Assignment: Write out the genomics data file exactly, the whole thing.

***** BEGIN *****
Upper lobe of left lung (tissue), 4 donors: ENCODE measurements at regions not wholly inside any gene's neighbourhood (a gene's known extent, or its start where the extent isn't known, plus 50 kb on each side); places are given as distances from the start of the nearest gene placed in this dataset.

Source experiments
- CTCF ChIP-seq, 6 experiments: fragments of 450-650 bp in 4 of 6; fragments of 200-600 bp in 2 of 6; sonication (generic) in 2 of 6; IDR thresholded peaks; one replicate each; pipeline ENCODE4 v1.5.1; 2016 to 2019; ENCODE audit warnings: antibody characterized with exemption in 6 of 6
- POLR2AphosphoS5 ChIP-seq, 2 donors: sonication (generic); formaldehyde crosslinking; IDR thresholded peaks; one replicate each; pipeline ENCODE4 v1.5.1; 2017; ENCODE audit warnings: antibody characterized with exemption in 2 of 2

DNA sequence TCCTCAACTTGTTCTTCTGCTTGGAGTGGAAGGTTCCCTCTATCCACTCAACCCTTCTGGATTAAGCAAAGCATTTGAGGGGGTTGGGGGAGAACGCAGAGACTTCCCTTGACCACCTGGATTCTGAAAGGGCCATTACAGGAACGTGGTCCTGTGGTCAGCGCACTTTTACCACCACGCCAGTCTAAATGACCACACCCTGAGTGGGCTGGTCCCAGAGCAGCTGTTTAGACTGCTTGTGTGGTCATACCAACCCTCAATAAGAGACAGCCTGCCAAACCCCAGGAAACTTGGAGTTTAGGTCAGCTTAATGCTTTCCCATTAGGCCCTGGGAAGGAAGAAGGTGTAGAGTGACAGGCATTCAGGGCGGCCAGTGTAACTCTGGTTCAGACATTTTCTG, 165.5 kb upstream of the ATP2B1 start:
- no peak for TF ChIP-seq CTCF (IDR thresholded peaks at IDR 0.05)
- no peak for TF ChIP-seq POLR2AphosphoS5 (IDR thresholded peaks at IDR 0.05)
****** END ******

Upper lobe of left lung (tissue), 4 donors: ENCODE measurements at regions not wholly inside any gene's neighbourhood (a gene's known extent, or its start where the extent isn't known, plus 50 kb on each side); places are given as distances from the start of the nearest gene placed in this dataset.

Source experiments
- CTCF ChIP-seq, 6 experiments: fragments of 450-650 bp in 4 of 6; fragments of 200-600 bp in 2 of 6; sonication (generic) in 2 of 6; IDR thresholded peaks; one replicate each; pipeline ENCODE4 v1.5.1; 2016 to 2019; ENCODE audit warnings: antibody characterized with exemption in 6 of 6
- POLR2AphosphoS5 ChIP-seq, 2 donors: sonication (generic); formaldehyde crosslinking; IDR thresholded peaks; one replicate each; pipeline ENCODE4 v1.5.1; 2017; ENCODE audit warnings: antibody characterized with exemption in 2 of 2

DNA sequence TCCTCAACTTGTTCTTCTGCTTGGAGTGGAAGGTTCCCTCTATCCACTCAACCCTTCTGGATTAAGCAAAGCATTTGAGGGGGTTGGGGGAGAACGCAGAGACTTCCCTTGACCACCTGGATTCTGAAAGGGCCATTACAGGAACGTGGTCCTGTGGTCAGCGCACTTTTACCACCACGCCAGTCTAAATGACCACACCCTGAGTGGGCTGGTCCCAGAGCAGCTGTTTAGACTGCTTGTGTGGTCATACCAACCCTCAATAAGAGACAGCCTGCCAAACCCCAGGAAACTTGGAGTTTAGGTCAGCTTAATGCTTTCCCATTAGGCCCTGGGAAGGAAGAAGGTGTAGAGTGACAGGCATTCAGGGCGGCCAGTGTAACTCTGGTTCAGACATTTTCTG, 165.5 kb upstream of the ATP2B1 start:
- no peak for TF ChIP-seq CTCF (IDR thresholded peaks at IDR 0.05)
- no peak for TF ChIP-seq POLR2AphosphoS5 (IDR thresholded peaks at IDR 0.05)